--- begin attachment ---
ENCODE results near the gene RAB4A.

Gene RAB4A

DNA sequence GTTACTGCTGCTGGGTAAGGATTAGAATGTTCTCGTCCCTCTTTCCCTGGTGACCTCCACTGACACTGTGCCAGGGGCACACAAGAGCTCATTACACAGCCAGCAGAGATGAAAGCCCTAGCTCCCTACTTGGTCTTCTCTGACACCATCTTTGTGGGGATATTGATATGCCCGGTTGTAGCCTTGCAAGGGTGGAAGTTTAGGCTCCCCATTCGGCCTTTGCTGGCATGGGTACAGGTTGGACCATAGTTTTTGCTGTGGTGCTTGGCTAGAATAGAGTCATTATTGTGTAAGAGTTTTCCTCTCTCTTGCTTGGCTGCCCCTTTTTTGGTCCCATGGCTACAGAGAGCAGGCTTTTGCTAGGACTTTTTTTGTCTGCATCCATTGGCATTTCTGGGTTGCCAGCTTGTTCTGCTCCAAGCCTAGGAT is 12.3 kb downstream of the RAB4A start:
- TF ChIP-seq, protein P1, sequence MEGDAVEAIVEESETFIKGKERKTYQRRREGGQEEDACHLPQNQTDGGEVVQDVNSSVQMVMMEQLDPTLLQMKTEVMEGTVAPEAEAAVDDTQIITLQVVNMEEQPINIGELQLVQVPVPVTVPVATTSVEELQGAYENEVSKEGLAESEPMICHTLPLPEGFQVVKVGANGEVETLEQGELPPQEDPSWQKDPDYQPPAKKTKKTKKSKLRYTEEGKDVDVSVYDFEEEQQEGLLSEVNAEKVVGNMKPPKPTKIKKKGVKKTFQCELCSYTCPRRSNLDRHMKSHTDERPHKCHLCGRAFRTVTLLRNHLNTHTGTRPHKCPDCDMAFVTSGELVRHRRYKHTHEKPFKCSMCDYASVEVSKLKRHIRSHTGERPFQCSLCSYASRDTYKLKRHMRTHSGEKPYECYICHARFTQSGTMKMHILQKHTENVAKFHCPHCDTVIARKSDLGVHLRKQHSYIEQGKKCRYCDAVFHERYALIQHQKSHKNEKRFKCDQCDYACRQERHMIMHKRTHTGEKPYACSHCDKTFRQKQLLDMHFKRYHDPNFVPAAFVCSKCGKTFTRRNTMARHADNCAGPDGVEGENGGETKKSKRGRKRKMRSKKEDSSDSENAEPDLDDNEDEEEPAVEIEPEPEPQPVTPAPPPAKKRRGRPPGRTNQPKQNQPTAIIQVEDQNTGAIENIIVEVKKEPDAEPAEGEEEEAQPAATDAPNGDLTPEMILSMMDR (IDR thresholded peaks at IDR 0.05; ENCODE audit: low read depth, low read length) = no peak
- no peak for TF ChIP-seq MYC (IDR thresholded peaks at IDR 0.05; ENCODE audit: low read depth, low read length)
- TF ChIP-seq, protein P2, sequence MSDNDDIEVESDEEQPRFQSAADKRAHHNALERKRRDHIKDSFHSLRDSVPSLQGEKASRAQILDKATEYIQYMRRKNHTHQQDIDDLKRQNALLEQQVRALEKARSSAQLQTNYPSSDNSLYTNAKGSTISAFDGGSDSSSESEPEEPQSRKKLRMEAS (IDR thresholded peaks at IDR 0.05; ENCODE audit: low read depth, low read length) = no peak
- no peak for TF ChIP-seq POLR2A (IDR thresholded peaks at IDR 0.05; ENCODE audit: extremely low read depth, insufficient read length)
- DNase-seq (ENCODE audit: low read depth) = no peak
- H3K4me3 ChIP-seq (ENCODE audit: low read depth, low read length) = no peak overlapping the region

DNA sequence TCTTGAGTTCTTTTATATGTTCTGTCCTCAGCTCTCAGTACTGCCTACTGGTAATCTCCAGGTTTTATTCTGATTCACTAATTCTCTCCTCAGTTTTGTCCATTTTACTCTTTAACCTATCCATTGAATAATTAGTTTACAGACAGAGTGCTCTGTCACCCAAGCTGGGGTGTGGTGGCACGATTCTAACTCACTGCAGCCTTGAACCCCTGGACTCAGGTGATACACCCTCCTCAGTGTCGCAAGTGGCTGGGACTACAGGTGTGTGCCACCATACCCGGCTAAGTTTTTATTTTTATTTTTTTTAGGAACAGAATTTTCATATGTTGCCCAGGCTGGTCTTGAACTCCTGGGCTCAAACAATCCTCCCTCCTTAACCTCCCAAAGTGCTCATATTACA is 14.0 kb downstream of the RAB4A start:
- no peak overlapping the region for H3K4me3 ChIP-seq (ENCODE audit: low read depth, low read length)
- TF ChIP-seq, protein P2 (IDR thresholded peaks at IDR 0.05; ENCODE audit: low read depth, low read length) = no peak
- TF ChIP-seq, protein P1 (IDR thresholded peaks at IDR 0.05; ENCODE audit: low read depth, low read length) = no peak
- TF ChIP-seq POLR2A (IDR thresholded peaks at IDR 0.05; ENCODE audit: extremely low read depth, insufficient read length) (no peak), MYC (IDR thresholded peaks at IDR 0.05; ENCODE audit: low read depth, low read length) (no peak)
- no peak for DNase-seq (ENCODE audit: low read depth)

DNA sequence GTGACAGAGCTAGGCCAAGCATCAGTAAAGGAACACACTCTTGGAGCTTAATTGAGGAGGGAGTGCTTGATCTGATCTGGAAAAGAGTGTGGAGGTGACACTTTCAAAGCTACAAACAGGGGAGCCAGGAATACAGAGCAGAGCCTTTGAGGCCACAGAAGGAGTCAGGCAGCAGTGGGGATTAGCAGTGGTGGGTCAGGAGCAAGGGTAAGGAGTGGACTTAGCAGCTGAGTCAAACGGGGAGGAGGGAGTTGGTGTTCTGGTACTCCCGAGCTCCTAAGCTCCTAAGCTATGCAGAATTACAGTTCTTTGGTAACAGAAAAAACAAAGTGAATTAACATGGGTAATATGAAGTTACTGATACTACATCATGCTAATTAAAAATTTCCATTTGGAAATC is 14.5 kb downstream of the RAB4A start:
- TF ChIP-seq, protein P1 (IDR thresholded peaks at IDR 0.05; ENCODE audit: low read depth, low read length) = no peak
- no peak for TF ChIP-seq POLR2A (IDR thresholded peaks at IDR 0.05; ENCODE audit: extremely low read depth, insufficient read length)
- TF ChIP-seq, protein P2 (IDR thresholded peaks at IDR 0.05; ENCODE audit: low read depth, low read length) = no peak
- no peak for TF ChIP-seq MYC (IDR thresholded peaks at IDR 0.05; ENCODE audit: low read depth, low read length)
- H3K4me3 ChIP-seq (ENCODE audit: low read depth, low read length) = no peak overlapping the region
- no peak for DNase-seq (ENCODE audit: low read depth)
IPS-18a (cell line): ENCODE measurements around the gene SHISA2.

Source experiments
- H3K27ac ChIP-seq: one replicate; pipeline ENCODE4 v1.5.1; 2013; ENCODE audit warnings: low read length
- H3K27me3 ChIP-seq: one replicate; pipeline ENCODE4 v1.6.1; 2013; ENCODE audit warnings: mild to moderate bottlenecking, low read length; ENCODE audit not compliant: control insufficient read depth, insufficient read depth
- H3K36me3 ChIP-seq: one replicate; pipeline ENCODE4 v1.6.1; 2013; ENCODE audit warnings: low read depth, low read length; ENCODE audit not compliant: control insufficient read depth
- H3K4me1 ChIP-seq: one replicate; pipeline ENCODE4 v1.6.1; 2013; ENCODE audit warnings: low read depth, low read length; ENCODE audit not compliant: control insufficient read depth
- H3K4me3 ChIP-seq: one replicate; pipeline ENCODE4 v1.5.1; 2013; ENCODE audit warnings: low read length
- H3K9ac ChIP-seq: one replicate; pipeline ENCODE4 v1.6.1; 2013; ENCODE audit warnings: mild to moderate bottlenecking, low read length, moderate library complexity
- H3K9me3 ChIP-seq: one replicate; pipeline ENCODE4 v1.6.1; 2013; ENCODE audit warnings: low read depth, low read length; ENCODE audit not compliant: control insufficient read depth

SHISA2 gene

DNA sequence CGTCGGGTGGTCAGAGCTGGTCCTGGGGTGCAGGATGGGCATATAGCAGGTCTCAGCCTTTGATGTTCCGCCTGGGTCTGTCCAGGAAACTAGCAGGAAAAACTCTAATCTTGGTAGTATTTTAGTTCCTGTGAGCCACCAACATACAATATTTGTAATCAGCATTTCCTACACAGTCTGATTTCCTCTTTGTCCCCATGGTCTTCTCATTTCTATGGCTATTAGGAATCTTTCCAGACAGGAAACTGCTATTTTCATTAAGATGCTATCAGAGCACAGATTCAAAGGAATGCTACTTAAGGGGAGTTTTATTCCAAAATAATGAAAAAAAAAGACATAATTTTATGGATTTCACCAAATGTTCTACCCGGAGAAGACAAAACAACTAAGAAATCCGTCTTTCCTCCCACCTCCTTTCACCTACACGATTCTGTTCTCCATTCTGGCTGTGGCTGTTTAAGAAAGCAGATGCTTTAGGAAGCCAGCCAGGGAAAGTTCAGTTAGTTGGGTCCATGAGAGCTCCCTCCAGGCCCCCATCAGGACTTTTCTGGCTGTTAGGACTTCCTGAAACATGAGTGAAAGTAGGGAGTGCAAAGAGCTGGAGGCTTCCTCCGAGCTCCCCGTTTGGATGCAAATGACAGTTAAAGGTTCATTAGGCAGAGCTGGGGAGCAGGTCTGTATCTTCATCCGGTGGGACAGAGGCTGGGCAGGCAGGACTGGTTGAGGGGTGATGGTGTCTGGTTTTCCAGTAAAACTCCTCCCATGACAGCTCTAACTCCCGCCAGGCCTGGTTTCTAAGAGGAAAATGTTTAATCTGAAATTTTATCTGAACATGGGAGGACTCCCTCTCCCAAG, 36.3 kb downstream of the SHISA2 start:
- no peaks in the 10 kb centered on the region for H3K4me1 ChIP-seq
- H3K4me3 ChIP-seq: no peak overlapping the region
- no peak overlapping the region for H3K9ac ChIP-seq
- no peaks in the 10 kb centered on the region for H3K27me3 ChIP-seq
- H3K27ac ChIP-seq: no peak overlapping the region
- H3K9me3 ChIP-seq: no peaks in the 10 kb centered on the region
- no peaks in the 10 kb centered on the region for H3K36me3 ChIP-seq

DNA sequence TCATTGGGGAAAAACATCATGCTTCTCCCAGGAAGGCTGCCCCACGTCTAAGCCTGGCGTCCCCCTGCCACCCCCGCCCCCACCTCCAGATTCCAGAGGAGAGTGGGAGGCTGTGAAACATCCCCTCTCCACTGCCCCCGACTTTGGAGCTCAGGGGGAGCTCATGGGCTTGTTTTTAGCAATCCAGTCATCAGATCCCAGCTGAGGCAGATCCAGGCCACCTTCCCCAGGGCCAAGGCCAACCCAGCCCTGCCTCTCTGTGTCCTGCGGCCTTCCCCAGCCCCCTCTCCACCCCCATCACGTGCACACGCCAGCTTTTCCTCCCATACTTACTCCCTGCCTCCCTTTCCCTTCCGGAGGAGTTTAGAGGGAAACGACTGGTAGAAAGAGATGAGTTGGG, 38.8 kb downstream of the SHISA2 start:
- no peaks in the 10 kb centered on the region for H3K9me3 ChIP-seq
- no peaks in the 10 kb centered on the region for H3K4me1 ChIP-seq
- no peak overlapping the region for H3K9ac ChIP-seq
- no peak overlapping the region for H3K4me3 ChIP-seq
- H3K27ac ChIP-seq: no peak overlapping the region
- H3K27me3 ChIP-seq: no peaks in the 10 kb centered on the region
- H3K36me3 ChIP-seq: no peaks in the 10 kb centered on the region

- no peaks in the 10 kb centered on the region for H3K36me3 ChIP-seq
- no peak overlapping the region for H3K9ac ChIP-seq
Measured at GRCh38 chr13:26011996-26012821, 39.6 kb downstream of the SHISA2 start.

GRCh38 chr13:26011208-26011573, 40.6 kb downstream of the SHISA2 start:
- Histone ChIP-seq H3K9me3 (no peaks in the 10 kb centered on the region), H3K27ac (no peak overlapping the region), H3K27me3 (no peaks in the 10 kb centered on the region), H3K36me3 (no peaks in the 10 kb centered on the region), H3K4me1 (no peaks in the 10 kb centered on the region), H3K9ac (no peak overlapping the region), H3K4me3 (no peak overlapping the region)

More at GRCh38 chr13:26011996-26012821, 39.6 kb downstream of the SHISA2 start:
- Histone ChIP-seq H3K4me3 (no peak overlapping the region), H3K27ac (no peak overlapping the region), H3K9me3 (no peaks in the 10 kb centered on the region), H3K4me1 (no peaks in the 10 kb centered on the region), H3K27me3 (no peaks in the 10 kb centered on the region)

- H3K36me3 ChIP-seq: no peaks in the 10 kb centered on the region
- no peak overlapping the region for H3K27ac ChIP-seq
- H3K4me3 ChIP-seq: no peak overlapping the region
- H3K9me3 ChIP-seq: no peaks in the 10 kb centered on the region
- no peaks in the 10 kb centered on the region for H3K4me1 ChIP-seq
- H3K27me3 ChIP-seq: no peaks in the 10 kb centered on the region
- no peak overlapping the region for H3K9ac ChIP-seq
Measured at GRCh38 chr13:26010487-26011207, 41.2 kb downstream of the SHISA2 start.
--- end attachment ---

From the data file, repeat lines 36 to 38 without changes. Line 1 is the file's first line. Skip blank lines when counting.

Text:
- no peak overlapping the region for H3K9ac ChIP-seq
- no peaks in the 10 kb centered on the region for H3K27me3 ChIP-seq
- H3K27ac ChIP-seq: no peak overlapping the region